Over the weekend, two of baseball’s all-time greats, both retiring at the end of this season, embraced in the booth at Dodger Stadium. “I must tell you, I have respected with great admiration the human being that you are,” Vin Scully, the legendary baseball broadcaster, told David Ortiz. “We all love you,” the Red Sox slugger replied, wrapping a meaty forearm around his shoulders. “We’re all going to miss you.”
“Well, we’re going to miss you. Unless you’re coming back,” Scully said.
While it’s still technically possible that this won’t be Ortiz’s last year, the prospect that once seemed unfathomable to fans here in Boston is starting to grow closer as the season winds down. Whether or not it will end, like the recently retired Peyton Manning’s did, in storybook fashion—this miserable Sox fan knows it won’t—it certainly won’t be for lack of trying on Ortiz’s part. Now 40, he’s having the type of season that would be a career highlight for many players nearly half his age. But the ravage of time takes its toll (save, perhaps, for Tom Brady, who is the only athlete—human being, really—whose status in New England rivals that of Big Papi). And, as Scully pointed out, that’s in large part due to his humanity. For all of his accomplishments on the field, the World Series victories, the adulation, and the truckloads of cash, it’s his work with the David Ortiz Children’s Fund that makes him proudest, he told Esquire.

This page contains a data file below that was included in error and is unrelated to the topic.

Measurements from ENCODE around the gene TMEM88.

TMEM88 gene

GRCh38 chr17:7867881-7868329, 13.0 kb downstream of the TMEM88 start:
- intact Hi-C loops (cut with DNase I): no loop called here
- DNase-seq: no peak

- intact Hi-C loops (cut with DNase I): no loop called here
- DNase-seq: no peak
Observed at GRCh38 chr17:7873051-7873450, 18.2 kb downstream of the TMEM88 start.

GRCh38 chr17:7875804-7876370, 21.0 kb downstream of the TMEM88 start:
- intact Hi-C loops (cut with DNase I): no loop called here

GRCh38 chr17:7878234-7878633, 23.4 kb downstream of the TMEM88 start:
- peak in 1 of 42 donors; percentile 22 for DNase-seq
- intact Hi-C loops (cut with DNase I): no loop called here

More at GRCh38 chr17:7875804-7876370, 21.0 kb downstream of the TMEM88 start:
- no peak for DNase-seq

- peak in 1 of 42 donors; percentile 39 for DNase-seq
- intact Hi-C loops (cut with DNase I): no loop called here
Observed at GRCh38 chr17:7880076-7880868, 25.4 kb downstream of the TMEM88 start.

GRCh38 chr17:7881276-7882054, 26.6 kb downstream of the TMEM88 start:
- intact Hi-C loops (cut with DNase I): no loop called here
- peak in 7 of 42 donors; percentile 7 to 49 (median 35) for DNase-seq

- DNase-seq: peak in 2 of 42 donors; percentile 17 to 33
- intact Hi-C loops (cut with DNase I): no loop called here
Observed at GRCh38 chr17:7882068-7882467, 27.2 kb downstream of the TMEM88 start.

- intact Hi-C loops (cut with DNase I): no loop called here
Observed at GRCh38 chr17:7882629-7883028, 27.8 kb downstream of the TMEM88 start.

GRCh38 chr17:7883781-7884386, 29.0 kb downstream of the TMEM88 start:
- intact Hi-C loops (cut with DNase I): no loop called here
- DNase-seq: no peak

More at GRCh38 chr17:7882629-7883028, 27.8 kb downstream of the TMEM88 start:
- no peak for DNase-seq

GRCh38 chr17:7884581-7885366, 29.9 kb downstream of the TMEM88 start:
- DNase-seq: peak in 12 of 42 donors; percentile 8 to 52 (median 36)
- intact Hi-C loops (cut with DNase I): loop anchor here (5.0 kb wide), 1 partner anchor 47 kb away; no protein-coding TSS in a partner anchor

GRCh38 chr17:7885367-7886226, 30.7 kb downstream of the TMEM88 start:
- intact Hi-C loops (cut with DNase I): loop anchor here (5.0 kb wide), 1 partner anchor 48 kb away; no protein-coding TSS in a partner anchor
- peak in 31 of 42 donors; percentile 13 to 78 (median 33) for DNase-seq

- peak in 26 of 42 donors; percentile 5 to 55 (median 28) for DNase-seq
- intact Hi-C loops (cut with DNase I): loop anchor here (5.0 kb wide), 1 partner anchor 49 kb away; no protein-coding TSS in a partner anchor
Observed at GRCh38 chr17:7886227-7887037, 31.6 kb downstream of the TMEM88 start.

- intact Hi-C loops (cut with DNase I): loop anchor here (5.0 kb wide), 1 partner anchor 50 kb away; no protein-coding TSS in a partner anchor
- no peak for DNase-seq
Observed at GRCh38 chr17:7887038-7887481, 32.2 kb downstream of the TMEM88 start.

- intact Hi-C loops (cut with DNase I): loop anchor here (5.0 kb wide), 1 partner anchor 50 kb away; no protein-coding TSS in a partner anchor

The Fund recently launched Big Papi’s Retirement Party, a crowdsourcing initiative hoping to raise $340,000 in donations by the end of the season to help children in New England and the Dominican Republic pay for lifesaving heart surgeries. “As you grow, your heart grows,” Ortiz says. He was talking about the children’s health, but he might well have been talking about himself.
We spoke to the ten-time All-Star and three-time World Series champion about his charity work, his retirement lap this season, some of his favorite memories from over his years in the game, and his plans for life after baseball.
ESQ: Tell me about Big Papi’s Retirement Party.